Former Hawthorn player to join St Pat's students on Darwin tour

WHEN St Patrick’s College football first XVIII coach Howard Clark helped out a stranger in hospital more than 20 years ago, he never wanted or expected anything in return.

But a random phone call from Western Australia has provided Clark and his St Patrick’s College students a fantastic chance to train with an AFL great.

Hawthorn premiership player Chance Bateman will join the St Patrick’s football tour to Darwin, where he will mentor the students and accompany them on four days of their nine-day tour.

However, it would not have been possible had Clark not gone out of his way to help that stranger more than two decades ago.

Michael Gibcus, a St Patrick’s Old Boy, was struck down following a spinal injury 22 years ago, ending a promising basketball career.

At the time, Gibcus’ father John asked Clark to meet his son in hospital, given his own history and success in dealing with spinal cancer in the past.

Clark was happy to help in any way he could, sharing his own experiences and explaining to Gibcus that it was not the end of the world.

Over time, Gibcus recovered from his injury and moved to Western Australia to work for a mining company.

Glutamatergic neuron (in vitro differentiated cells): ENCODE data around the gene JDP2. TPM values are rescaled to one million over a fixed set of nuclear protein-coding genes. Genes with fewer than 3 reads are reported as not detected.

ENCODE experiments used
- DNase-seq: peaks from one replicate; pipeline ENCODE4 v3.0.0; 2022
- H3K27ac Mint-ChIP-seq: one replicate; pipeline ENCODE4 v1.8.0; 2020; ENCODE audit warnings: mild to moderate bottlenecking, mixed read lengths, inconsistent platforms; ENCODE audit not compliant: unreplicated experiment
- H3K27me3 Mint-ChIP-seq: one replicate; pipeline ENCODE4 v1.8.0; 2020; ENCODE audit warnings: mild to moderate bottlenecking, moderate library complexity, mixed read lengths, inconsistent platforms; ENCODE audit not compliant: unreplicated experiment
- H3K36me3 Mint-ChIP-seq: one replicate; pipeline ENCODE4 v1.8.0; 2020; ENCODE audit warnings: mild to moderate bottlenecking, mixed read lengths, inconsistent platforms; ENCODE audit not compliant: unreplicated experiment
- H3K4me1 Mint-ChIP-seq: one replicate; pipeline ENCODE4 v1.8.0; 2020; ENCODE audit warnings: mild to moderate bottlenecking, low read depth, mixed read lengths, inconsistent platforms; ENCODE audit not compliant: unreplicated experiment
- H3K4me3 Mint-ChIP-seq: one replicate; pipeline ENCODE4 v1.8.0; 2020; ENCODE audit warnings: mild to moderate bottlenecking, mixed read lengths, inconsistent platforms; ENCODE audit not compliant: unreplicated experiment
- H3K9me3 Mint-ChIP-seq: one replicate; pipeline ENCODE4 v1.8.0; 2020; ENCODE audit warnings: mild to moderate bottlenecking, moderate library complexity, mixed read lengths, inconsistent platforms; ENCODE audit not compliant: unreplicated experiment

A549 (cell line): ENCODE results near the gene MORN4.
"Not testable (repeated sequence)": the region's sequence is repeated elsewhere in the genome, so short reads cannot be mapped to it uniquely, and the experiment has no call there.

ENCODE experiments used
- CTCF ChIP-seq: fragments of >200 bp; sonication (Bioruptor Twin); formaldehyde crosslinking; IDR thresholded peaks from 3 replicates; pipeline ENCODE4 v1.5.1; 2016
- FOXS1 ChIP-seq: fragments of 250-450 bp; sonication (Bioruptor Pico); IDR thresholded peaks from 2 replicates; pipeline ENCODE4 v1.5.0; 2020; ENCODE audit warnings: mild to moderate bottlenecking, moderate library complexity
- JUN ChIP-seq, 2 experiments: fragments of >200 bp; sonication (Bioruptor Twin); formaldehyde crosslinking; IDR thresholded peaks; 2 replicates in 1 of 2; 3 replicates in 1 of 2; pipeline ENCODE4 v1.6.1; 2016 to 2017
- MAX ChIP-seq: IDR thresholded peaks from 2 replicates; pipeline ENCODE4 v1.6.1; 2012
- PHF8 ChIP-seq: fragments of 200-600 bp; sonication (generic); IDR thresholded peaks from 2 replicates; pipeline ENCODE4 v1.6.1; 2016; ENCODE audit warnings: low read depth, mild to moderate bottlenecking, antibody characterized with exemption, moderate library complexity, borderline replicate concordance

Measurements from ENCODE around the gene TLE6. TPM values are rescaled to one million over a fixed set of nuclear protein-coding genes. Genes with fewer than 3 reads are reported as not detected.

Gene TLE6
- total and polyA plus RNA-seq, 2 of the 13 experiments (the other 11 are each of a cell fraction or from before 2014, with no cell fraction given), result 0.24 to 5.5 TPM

For another 22 years, the two fell out of contact – until a phone call earlier this year.

“Mike called me saying he had been reading a copy of Wednesday Warriors (a 2009 book that documented the 2009 St Patrick’s first VXIII season),” Clark said.

“He didn’t know until then that I was the coach and he gave me a call. It came completely out of nowhere.

“I told him about our Northern Territory trip and he thought he could help.”

The result: the offering of Chance Bateman, who works in community relations for Ngarda Civil and Mining, a small mining contractor that aims to provide growth opportunities for Aboriginal and Torres Strait Islanders.

Bateman will join the touring party as runner, waterboy, mentor, guest speaker and all-round role model, all as a gift for Clark’s support and kind words while Gibcus was struggling.

“Mike told me he still remembered the words back then, and when he found out I was the coach, (he) wanted to help in any way he could,” Clark said.

“It could be the start of many things between us; they’re seeing what we are as a college and what we do and we share very similar values when it comes to indigenous people.”

The St Patrick’s tour departs tomorrow. 

It will involve 63 students, including nine indigenous boys, and will involve a range of cultural activities, as well as football matches against Northern Territory underage representative sides.

patrick.nolan@fairfaxmedia.com.au

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